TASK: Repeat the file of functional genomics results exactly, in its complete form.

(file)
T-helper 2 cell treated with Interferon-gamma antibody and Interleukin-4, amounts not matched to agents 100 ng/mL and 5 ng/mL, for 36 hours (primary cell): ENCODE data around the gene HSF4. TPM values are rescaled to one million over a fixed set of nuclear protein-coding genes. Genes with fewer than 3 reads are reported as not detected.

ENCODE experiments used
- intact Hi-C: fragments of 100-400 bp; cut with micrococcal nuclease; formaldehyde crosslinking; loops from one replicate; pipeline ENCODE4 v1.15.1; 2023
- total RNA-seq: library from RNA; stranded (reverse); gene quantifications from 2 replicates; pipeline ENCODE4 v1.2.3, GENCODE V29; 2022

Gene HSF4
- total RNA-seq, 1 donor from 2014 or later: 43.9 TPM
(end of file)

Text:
T-helper 2 cell treated with Interferon-gamma antibody and Interleukin-4, amounts not matched to agents 100 ng/mL and 5 ng/mL, for 36 hours (primary cell): ENCODE data around the gene HSF4. TPM values are rescaled to one million over a fixed set of nuclear protein-coding genes. Genes with fewer than 3 reads are reported as not detected.

ENCODE experiments used
- intact Hi-C: fragments of 100-400 bp; cut with micrococcal nuclease; formaldehyde crosslinking; loops from one replicate; pipeline ENCODE4 v1.15.1; 2023
- total RNA-seq: library from RNA; stranded (reverse); gene quantifications from 2 replicates; pipeline ENCODE4 v1.2.3, GENCODE V29; 2022

Gene HSF4
- total RNA-seq, 1 donor from 2014 or later: 43.9 TPM